A Tunisian court on Thursday detained a journalist Chahrazed Akacha who criticised police and the interior minister, denouncing a setback in freedom of expression since President Kais Saied seized executive power last summer.
After another journalist was imprisoned for a week in March for publishing an article on militants, Chahrazed Akacha became the second journalist to be imprisoned in less than a month.
Akacha was arrested, according to the union, as a result of a Facebook post in which she criticised the interior minister and accused police of insulting and abusing her on the street last week.
Akacha wrote in her post that the interior minister should supervise his police officers, referring to them as “dogs” after she claimed they beat her, insulted her, and removed her veil.
However, the police and interior ministry are yet to comment on the situation.
Tunisians gained improved speech and press freedoms following the 2011 revolution that overthrew former President Zine El Abidine Ben Ali and sparked the Arab Spring demonstrations.
The democratic system established following the revolt, however, is in shambles after President Saied took executive power and ignored the constitution to rule by decree, a move denounced by opponents as a coup.
Saied dismissed parliament last month, causing enormous outrage both at home and abroad.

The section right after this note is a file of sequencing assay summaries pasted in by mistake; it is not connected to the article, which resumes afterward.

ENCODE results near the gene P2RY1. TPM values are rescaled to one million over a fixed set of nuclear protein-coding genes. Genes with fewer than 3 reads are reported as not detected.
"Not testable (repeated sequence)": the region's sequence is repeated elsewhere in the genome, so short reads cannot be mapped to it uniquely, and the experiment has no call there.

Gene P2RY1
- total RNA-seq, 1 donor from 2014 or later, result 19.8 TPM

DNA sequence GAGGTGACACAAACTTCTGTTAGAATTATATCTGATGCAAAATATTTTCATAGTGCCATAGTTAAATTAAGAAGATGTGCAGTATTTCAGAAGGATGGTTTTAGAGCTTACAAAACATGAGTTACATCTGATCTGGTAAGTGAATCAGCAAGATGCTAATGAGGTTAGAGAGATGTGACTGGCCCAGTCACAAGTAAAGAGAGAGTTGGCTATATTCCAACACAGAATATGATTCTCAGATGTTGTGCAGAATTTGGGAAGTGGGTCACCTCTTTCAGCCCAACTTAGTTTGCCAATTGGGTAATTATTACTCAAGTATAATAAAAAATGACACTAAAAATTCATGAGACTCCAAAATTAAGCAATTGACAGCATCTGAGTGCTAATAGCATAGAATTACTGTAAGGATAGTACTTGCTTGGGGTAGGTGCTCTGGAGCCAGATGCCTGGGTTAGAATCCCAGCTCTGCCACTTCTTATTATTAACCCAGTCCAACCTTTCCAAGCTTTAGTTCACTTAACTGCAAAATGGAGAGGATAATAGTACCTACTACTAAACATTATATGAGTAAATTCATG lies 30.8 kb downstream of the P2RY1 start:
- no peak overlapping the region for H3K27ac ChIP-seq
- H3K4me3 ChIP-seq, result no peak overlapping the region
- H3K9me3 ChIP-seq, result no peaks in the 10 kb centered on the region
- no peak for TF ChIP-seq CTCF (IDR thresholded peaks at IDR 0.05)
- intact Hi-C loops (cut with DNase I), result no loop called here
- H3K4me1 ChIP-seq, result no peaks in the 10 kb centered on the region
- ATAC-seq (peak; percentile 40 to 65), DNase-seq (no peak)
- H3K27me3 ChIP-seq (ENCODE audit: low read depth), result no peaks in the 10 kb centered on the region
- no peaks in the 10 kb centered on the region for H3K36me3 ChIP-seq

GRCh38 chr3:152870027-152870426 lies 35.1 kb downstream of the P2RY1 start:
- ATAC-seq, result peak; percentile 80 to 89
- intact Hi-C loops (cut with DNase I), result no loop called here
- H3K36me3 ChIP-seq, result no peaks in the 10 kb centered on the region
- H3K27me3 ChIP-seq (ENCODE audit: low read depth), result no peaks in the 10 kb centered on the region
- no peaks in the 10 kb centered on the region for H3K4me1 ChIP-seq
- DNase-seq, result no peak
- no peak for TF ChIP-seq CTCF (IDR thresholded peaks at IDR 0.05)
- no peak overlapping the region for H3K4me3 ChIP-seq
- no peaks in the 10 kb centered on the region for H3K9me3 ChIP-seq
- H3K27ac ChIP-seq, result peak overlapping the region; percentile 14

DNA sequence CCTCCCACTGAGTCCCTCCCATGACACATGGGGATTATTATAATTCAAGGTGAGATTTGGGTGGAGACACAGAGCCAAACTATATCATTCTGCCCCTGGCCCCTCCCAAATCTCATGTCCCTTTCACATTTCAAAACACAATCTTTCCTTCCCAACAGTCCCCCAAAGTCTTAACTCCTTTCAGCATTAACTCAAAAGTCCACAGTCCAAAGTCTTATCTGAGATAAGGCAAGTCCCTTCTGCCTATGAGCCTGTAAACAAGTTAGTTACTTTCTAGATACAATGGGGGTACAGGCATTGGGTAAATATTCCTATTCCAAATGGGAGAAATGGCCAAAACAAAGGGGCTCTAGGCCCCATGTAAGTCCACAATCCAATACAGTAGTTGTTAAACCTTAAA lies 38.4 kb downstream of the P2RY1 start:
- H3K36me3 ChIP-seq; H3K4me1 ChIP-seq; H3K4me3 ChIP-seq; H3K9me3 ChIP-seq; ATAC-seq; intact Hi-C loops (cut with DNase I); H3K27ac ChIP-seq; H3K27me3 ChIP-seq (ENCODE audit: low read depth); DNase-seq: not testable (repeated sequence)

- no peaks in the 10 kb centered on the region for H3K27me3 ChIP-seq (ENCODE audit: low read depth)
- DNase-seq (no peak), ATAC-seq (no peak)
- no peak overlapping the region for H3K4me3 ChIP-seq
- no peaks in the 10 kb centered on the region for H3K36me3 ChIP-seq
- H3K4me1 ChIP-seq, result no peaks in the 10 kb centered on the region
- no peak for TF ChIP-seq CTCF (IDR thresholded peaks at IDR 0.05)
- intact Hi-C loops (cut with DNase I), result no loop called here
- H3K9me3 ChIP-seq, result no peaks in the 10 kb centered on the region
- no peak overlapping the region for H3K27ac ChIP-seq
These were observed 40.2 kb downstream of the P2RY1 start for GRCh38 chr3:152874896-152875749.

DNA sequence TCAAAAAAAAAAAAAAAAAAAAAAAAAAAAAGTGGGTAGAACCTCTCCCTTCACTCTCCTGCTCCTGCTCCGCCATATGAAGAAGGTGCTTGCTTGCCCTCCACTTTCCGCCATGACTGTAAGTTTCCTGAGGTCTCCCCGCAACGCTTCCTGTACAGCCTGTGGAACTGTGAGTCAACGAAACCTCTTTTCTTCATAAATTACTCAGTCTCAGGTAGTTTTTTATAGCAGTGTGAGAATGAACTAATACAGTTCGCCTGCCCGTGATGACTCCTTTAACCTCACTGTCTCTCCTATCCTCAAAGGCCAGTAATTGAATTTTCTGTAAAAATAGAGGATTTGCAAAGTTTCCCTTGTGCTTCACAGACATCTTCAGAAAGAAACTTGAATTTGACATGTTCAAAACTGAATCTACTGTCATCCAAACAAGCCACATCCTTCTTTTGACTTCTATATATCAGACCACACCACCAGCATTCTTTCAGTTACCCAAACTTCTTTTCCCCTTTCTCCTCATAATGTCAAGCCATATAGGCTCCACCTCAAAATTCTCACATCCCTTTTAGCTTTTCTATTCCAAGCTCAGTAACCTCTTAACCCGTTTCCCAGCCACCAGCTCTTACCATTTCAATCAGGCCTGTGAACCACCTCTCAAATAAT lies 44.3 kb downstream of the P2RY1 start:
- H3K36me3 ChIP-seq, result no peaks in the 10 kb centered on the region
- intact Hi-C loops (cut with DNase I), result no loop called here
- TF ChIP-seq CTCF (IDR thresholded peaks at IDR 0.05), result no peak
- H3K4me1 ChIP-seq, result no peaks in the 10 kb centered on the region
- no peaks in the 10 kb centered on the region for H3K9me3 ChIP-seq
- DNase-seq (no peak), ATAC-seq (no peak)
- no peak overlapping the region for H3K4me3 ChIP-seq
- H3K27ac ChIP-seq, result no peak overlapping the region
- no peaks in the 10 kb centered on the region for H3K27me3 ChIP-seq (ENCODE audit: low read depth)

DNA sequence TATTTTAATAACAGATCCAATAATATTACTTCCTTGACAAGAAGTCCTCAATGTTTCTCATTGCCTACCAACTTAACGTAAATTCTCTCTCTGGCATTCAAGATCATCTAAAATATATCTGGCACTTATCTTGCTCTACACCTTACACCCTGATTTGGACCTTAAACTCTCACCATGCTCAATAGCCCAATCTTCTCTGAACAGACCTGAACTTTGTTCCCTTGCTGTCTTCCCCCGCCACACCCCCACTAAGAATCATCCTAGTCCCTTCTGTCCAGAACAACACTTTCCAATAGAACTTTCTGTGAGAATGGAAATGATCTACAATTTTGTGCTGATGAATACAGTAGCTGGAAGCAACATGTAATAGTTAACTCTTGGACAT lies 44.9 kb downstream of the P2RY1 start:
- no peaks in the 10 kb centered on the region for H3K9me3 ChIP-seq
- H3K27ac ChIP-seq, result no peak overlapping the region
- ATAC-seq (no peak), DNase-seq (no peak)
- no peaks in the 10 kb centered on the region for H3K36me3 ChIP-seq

Saied, who rose to prominence as a law professor after appearing on television shows to discuss the constitution in 2011 and 2012, says he respects all freedoms and rights and will not become a dictator.
His acts, critics claim, including the replacement of a body that ensured judicial independence, demonstrate he is determined to establish one-man rule.
It should be recalled that seven journalists were arrested by Somaliland police on Wednesday while covering a prison altercation in the region’s capital, Hargeisa.
Meanwhile, the National Syndicate of Tunisian Journalists (SNIT), asked for the immediate release of colleague Chahrazed Akacha, arrested yesterday on the orders of the judiciary on charges of having “damaged third parties or disturbed their tranquility through public telecommunications networks “, pursuant to Article 86 of the Telecommunications Code.
In a note, the journalists union recalls that Akacha last week had been heard by the investigators, after the presentation of a complaint against her by the Ministry of the Interior, against the background of messages published on her Facebook account, in which she criticized the direction of the department.
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